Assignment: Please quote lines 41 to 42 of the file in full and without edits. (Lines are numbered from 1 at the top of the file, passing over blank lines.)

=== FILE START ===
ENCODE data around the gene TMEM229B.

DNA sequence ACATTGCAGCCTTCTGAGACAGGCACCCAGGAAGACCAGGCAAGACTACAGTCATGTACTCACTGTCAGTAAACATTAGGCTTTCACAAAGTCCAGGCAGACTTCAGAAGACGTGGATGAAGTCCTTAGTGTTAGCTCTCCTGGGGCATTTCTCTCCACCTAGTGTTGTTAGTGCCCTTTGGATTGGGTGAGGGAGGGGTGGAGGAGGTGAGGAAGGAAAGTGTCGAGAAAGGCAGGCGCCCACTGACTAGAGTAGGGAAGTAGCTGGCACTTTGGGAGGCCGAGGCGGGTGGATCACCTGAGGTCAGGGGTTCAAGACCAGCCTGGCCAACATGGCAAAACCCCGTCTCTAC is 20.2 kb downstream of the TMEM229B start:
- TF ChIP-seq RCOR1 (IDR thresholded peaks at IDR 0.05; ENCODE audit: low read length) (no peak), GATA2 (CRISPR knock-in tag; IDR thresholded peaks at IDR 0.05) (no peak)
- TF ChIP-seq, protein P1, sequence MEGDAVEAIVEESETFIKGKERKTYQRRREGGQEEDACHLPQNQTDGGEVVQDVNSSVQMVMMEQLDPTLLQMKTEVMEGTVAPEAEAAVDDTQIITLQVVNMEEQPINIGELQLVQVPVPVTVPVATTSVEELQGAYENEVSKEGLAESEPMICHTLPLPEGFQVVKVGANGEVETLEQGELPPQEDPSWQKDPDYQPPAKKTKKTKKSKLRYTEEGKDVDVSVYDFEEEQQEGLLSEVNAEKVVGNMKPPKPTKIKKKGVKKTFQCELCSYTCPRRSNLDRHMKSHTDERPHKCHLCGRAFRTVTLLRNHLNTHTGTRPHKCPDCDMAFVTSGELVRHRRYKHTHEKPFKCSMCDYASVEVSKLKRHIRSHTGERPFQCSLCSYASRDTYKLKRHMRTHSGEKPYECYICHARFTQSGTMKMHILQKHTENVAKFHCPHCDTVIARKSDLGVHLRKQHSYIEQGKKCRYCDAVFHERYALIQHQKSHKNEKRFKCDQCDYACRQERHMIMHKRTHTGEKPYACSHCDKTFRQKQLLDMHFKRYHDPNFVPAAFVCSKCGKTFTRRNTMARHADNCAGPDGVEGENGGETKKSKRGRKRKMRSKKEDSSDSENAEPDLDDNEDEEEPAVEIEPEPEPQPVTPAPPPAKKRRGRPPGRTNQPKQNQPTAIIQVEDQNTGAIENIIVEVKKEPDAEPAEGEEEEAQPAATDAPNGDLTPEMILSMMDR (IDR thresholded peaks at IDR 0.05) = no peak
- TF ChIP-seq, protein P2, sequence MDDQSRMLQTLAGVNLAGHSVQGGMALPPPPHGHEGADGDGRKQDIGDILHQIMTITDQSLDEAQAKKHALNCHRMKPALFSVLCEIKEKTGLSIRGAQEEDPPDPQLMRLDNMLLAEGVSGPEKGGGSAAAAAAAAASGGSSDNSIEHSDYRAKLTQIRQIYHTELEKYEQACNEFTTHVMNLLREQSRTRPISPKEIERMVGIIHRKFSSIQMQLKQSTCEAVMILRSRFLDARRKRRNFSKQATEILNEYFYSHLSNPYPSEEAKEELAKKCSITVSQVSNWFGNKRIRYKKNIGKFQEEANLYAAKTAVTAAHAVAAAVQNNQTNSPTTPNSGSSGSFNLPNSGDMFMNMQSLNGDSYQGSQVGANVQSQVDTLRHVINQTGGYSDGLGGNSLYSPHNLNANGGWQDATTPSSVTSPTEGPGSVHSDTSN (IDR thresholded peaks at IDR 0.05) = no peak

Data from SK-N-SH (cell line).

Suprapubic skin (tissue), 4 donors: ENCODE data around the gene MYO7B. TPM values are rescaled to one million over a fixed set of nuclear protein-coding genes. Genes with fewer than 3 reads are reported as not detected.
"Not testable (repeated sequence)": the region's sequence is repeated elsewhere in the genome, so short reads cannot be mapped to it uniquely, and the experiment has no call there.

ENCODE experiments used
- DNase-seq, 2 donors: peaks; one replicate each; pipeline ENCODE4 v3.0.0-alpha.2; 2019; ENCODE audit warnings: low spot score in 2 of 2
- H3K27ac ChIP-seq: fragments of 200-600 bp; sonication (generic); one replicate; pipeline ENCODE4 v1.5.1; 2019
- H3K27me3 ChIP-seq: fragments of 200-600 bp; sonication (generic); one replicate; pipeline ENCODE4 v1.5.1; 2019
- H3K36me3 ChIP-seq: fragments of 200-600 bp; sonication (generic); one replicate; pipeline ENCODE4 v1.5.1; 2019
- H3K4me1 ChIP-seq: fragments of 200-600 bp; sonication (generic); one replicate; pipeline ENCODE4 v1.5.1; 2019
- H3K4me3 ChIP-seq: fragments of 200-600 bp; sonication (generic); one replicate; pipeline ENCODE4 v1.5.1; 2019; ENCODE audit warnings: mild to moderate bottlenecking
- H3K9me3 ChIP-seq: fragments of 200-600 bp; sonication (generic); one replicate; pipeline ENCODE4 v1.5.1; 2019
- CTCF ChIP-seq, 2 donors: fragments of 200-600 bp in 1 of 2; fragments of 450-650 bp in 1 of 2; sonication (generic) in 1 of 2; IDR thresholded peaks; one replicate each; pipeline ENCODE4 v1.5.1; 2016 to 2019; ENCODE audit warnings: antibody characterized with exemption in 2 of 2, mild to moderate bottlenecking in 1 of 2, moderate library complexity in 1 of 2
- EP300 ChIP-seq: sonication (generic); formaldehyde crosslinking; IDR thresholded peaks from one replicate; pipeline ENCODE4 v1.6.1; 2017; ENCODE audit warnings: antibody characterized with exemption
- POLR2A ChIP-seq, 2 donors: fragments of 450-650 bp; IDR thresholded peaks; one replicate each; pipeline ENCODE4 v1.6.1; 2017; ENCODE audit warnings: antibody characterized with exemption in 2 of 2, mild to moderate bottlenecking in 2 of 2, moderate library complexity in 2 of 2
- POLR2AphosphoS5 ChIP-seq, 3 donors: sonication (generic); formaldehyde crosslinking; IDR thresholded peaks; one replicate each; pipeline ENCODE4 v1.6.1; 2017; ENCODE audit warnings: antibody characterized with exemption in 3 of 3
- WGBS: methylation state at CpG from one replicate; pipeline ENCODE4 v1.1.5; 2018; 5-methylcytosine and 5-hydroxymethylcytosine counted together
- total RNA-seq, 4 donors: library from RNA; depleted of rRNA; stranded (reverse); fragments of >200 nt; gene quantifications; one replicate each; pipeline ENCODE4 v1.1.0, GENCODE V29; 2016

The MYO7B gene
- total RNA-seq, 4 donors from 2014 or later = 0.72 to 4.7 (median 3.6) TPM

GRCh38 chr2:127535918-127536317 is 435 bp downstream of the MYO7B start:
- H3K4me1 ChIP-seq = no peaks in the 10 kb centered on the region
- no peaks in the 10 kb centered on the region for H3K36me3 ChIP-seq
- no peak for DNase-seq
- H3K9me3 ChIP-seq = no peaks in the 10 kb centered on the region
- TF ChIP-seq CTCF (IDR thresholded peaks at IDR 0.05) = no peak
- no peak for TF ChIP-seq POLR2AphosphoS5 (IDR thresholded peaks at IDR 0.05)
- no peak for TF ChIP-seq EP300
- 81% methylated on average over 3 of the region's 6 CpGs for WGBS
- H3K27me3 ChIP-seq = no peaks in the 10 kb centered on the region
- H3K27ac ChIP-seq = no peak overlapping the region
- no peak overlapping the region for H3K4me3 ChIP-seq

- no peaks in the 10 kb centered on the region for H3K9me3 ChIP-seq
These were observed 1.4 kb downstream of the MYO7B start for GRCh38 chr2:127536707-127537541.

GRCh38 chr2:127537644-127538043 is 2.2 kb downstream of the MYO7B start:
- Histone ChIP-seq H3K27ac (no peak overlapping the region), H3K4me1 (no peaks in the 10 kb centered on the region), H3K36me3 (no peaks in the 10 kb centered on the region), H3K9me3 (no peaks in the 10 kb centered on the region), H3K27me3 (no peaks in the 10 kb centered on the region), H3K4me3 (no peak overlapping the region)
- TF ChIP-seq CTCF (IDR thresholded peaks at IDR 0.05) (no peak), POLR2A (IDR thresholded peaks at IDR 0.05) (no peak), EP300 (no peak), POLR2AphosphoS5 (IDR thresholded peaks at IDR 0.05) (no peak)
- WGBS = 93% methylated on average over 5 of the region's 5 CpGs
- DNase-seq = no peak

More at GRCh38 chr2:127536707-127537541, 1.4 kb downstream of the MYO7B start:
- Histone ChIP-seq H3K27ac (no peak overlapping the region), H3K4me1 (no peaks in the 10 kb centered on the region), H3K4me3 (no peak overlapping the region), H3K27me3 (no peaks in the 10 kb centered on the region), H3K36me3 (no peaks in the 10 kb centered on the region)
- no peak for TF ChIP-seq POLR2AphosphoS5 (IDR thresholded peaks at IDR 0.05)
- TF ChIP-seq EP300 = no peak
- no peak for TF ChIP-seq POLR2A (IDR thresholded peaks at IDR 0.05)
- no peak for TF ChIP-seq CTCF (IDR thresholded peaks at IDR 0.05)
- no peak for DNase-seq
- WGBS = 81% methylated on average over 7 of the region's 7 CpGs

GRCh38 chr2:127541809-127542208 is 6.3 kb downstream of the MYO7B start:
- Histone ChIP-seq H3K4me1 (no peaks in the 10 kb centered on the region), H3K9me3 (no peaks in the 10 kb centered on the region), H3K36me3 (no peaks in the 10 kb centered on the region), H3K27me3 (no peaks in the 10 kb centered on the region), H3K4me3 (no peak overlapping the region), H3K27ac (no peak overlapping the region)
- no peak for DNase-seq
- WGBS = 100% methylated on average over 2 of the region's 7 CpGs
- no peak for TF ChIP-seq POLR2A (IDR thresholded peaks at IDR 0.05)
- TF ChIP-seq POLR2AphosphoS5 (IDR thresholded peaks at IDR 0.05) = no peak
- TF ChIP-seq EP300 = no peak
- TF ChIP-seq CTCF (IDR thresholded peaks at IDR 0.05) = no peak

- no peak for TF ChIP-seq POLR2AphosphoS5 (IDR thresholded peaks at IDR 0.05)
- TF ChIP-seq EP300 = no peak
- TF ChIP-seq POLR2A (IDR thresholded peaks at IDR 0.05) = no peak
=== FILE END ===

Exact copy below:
- TF ChIP-seq CTCF (IDR thresholded peaks at IDR 0.05) (no peak), POLR2A (IDR thresholded peaks at IDR 0.05) (no peak), EP300 (no peak), POLR2AphosphoS5 (IDR thresholded peaks at IDR 0.05) (no peak)
- WGBS = 93% methylated on average over 5 of the region's 5 CpGs